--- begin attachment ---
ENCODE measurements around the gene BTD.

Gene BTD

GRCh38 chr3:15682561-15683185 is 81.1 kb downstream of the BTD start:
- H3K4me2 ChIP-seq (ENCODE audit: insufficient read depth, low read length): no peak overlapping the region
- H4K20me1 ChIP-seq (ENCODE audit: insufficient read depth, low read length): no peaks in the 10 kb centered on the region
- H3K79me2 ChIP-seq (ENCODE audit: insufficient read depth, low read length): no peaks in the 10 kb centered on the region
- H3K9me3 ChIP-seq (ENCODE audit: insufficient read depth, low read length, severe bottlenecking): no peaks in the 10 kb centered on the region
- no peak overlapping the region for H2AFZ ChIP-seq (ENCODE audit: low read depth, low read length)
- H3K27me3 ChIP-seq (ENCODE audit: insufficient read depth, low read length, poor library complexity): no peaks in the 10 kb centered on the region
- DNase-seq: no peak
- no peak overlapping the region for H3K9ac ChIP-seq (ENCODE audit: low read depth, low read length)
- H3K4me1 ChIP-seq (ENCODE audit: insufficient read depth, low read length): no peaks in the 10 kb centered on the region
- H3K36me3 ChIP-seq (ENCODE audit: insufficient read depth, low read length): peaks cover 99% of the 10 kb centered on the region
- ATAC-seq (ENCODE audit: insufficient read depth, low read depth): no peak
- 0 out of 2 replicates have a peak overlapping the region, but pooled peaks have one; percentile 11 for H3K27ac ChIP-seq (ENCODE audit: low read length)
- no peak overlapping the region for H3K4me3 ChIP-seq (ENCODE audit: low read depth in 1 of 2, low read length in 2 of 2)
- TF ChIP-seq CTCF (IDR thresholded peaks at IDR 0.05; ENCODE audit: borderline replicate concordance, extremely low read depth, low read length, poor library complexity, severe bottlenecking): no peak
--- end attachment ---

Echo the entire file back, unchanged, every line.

ENCODE measurements around the gene BTD.

Gene BTD

GRCh38 chr3:15682561-15683185 is 81.1 kb downstream of the BTD start:
- H3K4me2 ChIP-seq (ENCODE audit: insufficient read depth, low read length): no peak overlapping the region
- H4K20me1 ChIP-seq (ENCODE audit: insufficient read depth, low read length): no peaks in the 10 kb centered on the region
- H3K79me2 ChIP-seq (ENCODE audit: insufficient read depth, low read length): no peaks in the 10 kb centered on the region
- H3K9me3 ChIP-seq (ENCODE audit: insufficient read depth, low read length, severe bottlenecking): no peaks in the 10 kb centered on the region
- no peak overlapping the region for H2AFZ ChIP-seq (ENCODE audit: low read depth, low read length)
- H3K27me3 ChIP-seq (ENCODE audit: insufficient read depth, low read length, poor library complexity): no peaks in the 10 kb centered on the region
- DNase-seq: no peak
- no peak overlapping the region for H3K9ac ChIP-seq (ENCODE audit: low read depth, low read length)
- H3K4me1 ChIP-seq (ENCODE audit: insufficient read depth, low read length): no peaks in the 10 kb centered on the region
- H3K36me3 ChIP-seq (ENCODE audit: insufficient read depth, low read length): peaks cover 99% of the 10 kb centered on the region
- ATAC-seq (ENCODE audit: insufficient read depth, low read depth): no peak
- 0 out of 2 replicates have a peak overlapping the region, but pooled peaks have one; percentile 11 for H3K27ac ChIP-seq (ENCODE audit: low read length)
- no peak overlapping the region for H3K4me3 ChIP-seq (ENCODE audit: low read depth in 1 of 2, low read length in 2 of 2)
- TF ChIP-seq CTCF (IDR thresholded peaks at IDR 0.05; ENCODE audit: borderline replicate concordance, extremely low read depth, low read length, poor library complexity, severe bottlenecking): no peak